But let’s face it, the popular vote doesn’t do anything, even at federal level — remember how Al Gore won the popular vote in 2000? Look who’s in office right now.

Even then, delegates aside, the DNC finally resolved (or at least one hopes so, seeing as how Mrs Clinton is considering an appeal to the Credentials Committee) the issue of Florida and Michigan delegates — originally penalised because the two states held their primaries too early.

Why have it staggered in the first place? Is it really such a bad thing to hold all 50 states’ primaries on the same day? Wouldn’t that resolve everything so much quicker? That might force superdelegates to endorse in advance of primary day if they don’t want their endorsement to slip by unnoticed if one candidate secures the nomination purely through pledged delegates. Or perhaps, as a more radical idea, put a deadline on superdelegate endorsements before beginning the primary season. But I digress.

Let’s get on to the “final”, if you will, then. What exactly is the use of the electoral college? As far as I understand it personally, the number of electoral college votes per state is based on the state’s population. If this is true, allow me to raise a hypothetical scenario. Let’s say state X has 4 million people and 40 EC votes and state Y has 5 million people and 50 EC votes. It doesn’t mean state Y has more registered voters than state X, nor does it mean that more people in state Y will vote compared to people in state X. Is that really a fair way of deciding a president? We’ve seen where it’s gotten us with President Bush.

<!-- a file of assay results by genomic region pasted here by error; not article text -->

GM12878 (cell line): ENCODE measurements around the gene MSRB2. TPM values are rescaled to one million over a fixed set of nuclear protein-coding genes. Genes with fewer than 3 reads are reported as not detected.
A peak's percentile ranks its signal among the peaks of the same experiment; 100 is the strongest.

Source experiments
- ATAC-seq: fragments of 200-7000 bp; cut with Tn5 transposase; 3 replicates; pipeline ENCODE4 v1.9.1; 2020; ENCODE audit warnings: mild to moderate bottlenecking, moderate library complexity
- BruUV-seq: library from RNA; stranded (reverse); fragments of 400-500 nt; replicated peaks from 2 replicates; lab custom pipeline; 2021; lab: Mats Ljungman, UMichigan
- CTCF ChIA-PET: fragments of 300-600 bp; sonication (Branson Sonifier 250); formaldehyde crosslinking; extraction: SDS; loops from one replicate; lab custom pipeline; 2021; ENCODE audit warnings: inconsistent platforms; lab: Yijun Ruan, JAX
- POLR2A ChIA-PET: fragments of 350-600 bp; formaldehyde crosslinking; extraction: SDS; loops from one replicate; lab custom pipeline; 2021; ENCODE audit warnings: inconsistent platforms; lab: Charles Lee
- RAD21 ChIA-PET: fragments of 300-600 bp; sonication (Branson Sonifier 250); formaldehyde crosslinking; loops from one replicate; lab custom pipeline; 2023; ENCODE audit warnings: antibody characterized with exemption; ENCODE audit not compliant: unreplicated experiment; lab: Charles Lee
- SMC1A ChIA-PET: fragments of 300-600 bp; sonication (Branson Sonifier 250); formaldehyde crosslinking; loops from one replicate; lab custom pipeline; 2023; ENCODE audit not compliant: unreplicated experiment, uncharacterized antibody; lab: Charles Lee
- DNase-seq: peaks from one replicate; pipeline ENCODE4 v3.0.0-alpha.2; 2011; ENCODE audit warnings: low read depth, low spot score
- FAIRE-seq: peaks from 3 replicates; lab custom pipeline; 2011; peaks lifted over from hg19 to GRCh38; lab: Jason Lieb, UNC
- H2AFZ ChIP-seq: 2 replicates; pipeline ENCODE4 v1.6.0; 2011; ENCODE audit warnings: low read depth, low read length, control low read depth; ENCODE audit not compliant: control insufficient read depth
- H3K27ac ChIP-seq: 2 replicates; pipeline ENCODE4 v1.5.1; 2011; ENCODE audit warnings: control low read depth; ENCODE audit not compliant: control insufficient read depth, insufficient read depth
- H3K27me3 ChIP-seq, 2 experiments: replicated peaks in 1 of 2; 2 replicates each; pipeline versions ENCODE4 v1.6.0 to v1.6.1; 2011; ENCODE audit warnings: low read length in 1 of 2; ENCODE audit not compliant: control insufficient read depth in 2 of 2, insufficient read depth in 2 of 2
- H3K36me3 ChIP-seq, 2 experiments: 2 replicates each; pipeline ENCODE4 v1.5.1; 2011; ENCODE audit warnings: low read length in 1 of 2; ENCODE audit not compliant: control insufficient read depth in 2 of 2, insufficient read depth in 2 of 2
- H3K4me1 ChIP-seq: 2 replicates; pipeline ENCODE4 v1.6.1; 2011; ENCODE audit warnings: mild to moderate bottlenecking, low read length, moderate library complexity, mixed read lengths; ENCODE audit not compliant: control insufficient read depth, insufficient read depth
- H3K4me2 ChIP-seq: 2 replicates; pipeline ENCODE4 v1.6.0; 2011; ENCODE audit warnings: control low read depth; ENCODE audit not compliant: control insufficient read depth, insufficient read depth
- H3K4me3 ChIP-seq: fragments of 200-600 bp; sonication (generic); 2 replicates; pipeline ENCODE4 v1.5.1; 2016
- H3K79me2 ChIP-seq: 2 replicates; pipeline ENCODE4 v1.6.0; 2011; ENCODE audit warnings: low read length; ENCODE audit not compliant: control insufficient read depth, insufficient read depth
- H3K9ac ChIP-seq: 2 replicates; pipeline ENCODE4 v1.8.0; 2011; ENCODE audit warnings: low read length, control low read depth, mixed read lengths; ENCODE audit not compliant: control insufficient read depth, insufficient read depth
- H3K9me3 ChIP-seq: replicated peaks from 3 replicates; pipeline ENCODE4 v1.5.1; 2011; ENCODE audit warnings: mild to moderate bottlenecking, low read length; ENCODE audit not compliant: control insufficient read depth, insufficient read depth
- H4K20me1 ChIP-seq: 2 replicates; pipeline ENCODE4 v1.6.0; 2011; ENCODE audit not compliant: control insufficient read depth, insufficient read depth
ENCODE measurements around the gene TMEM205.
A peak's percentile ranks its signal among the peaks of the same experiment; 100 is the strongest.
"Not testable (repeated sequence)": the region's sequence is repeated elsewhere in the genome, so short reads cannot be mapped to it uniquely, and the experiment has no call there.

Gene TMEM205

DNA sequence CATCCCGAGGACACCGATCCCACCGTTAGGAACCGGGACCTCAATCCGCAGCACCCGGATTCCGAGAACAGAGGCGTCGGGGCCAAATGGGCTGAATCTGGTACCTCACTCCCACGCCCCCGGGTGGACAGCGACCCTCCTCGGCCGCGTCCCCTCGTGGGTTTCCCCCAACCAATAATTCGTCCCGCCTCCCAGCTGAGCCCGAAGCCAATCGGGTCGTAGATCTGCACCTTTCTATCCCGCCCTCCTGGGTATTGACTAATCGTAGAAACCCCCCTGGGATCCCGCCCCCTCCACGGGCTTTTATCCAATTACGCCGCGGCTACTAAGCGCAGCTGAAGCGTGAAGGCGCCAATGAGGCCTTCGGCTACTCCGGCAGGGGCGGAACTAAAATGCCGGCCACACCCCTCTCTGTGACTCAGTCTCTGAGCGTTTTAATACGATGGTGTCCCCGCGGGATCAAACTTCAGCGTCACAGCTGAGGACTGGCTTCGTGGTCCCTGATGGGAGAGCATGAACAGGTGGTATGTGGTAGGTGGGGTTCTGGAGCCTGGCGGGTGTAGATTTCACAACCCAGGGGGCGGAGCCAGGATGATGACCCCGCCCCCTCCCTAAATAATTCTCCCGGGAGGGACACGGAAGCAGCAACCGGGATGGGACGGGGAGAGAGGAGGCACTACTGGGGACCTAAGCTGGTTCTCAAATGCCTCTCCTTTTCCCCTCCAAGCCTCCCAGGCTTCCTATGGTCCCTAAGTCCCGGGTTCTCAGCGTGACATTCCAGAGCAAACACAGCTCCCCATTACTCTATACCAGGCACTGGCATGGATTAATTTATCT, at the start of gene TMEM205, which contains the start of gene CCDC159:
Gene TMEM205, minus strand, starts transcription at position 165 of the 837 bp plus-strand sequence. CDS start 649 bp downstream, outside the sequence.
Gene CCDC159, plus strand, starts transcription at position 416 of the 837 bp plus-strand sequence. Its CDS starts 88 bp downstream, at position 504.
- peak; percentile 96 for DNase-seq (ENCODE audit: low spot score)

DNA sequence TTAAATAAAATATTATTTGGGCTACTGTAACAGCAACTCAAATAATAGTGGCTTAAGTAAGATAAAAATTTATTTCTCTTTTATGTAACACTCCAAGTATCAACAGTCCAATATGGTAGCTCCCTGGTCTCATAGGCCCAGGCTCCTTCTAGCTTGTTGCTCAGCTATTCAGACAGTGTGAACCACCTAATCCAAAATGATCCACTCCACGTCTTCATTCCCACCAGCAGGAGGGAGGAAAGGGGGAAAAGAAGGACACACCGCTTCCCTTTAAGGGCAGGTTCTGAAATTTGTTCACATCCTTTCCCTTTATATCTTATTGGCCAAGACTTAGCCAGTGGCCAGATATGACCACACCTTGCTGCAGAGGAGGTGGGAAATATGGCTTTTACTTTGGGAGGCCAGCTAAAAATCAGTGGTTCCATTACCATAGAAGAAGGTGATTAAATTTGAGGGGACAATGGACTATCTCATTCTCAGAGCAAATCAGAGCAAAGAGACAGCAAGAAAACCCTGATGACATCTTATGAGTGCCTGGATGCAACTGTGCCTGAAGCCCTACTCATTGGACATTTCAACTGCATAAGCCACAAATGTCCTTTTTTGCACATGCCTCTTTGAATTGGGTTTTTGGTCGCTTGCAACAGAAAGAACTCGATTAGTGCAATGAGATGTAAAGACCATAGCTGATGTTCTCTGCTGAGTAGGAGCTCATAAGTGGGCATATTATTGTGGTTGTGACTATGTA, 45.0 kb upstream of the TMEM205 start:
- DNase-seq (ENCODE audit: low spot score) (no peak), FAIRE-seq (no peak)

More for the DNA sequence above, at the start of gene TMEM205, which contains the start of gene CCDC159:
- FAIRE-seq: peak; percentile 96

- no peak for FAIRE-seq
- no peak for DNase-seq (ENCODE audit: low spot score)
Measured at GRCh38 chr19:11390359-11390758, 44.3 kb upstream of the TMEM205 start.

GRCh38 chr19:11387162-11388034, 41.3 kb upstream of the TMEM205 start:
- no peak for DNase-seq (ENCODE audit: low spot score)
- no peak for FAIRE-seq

Thoughts welcome.

Richardson gives Obama backing

The long-awaited Bill Richardson endorsement has gone to Senator Barack Obama. Governor Richardson (NM), who himself was in the race early on but withdrew following the New Hampshire primary, is expected to make a statement in Portland, OR later today, according to the BBC.

The timing of this appears crucial; it comes nearly exactly one month to the crucial Pennsylvania primary and in the same week as Sen Obama’s dramatic speech about race in the United States, following comments his pastor made in 2001 about the September 11 attacks which were publicised once again this week.

With Sen Obama’s deficit in Pennsylvania to Sen Hillary Clinton having grown since late-February — he now trails by an average of 13 percentage points — this endorsement can only come as a boost.

Another interesting thing of note is a recent Franklin and Marshall poll, which suggests that among Democratic voters in Pennsylvania, 19–20% of them would vote for Republican nominee John McCain in the presidential election in November should their preferred candidate lose to the other Democrat in the race.

This RealClearPolitics aggregation of polls from this past week is really telling of that fact — John McCain has, for the first time, surged past both Sen Clinton and Sen Obama in opinion polls for the presidential election.

Will he be able to hang on to that lead, though?

Pew study: If Obama is candidate, some Dems may vote McCain